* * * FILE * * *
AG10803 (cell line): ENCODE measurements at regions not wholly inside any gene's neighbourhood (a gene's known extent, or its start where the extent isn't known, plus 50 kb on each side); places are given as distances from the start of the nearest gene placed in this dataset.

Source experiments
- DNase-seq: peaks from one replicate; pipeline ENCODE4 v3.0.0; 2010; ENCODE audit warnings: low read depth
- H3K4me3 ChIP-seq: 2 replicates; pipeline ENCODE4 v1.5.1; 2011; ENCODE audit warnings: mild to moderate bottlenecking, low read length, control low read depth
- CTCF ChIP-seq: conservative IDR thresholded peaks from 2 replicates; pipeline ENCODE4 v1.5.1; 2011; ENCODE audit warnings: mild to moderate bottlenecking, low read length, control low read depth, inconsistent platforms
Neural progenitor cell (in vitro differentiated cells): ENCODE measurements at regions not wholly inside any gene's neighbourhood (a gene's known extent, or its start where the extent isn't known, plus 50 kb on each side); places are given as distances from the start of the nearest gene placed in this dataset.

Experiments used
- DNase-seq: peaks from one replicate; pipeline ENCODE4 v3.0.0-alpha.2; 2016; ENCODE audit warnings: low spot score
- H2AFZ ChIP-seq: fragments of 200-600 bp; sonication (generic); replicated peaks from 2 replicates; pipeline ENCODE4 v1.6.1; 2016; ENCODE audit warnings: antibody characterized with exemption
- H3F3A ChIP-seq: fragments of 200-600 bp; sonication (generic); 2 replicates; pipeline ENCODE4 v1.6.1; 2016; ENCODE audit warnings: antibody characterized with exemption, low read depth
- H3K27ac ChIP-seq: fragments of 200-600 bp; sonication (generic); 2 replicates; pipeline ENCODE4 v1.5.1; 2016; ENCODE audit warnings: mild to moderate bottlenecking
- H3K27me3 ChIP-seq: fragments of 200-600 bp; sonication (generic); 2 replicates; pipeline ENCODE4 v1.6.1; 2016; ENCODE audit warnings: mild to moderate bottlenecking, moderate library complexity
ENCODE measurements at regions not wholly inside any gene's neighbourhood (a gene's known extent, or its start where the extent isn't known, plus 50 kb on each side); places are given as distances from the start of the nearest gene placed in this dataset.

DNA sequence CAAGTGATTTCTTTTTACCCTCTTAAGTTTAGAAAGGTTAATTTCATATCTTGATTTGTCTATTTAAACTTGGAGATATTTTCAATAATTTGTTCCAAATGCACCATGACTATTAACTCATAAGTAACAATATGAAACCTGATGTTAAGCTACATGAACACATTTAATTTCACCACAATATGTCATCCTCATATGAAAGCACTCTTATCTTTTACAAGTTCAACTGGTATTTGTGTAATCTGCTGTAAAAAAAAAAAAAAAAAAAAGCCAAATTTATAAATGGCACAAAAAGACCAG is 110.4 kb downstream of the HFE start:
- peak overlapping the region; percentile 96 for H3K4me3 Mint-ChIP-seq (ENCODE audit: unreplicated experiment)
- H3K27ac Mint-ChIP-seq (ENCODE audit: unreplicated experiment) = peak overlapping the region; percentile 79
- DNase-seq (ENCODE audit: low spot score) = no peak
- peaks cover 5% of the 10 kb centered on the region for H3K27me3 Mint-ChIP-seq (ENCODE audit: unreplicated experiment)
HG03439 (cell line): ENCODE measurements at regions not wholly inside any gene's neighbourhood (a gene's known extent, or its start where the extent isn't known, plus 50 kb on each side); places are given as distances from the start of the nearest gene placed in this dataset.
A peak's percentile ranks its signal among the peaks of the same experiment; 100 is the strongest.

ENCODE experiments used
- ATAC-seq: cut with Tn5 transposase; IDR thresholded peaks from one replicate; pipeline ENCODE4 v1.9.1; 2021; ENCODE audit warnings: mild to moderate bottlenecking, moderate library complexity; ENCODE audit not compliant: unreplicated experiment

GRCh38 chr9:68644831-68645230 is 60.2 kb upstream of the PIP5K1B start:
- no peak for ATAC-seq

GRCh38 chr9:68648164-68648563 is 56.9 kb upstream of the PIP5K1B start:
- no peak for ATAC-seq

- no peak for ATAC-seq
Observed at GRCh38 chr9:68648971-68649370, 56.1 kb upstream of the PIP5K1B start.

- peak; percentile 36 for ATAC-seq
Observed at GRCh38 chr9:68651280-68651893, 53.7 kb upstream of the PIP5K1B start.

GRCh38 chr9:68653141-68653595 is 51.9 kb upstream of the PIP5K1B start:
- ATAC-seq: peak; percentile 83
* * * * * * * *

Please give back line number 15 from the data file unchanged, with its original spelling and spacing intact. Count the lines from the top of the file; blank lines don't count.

- peak overlapping the region; percentile 96 for H3K4me3 Mint-ChIP-seq (ENCODE audit: unreplicated experiment)